"Truth needs to be sought, found and expressed within the 'economy' of charity...
charity in its turn needs to be understood, confirmed and practised in the light of truth." - B16

Saturday, August 04, 2012

Old Missions of San Antonio

On the recent retreat tour of the U.S. South, I went to visit the old missions of San Antonio. I had heard of their famous cousins on the West Coast, the missions of California, but was not aware of the southern Texas line. They were quite stunning in their age and beauty. Moreover they represented the missionary spirit of the men who built them. They were mainly founded by Franciscans in the early 1700s, and are remarkably preserved today.



Resembling in spirit and design the Jesuit reductions in Paraguay and even Ste. Marie-among-the-Hurons in Canada, these early sites were centers of missionary activity, agriculture and protection. They had a church, a residence for the friars, workshops, and numerous homes for the native people, all encircled by a fortified stone wall. Since the Apaches steadily raided the area, the local natives found it a welcome sanctuary.

Of some of the larger buildings connected to the churches, only stone arches remains, but they give an idea of how large these edifaces were, long before there was a city called San Antonio (The Alamo, the "national shrine" of Texas, located in the downtown of the city, is actually one of these mission churches).




The artistry that went into creating the houses of worship rivals anything from Europe at the time. The mouldings on the facades of the churches are particularly stunning.

There are four major missions, not including The Alamo, all within several miles of each other, in a line that extends south of San Antonio. Amazingly, they are still owned by the Catholic Church -- the Archdiocese of San Antonio -- and they are functioning parishes, where people come to Mass each Sunday. The preservation of the buildings and grounds, however, falls under the National Park Service, which has information buildings at each site.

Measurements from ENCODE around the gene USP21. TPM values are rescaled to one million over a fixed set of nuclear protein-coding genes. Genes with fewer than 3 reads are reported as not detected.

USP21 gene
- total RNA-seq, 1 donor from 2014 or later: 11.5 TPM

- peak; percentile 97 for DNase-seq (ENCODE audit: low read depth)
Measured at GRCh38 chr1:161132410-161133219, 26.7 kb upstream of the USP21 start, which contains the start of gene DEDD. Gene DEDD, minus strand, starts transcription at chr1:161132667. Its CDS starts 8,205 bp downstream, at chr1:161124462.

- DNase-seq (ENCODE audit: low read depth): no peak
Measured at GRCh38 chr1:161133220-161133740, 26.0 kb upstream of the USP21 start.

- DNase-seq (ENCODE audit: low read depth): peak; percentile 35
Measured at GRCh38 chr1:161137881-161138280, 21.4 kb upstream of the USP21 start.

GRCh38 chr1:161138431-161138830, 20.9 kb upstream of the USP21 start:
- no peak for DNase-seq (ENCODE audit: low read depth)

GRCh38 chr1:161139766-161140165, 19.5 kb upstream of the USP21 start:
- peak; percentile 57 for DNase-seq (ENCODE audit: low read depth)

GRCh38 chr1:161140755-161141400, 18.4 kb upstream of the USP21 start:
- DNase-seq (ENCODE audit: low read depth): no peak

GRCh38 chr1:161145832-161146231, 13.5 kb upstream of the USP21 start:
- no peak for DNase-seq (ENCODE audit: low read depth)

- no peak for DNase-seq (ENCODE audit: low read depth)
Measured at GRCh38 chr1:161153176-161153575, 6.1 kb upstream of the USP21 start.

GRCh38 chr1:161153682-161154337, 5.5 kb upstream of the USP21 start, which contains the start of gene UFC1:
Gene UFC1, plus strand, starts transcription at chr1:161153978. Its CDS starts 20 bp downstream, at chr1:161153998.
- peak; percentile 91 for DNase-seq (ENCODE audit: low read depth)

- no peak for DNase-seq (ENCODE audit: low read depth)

The four mission churches are the following. Please note these are high-res pictures, courtesy of the NPS, which can be clicked on to get large version and downloaded if desired:


Mission Espada
Mission Concepcion
Mission San Juan
Mission San Jose

As beautiful as they are in their bare-stoned hue, the churches were originally painted in bright colours and designs. An artist made a reproduction of what they must of looked like in their day:


These ancient churches are worth visiting. They are both a national treasure, patrimony of the Church, and a tribute to the men and women who laboured there many centuries ago.

2 comments:

  1. Thanks for posting about the beautiful missions of San Antonio, my hometown. I always enjoyed visiting the missions when I lived there.

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  2. You're welcome. It's a lovely hometown!

    ReplyDelete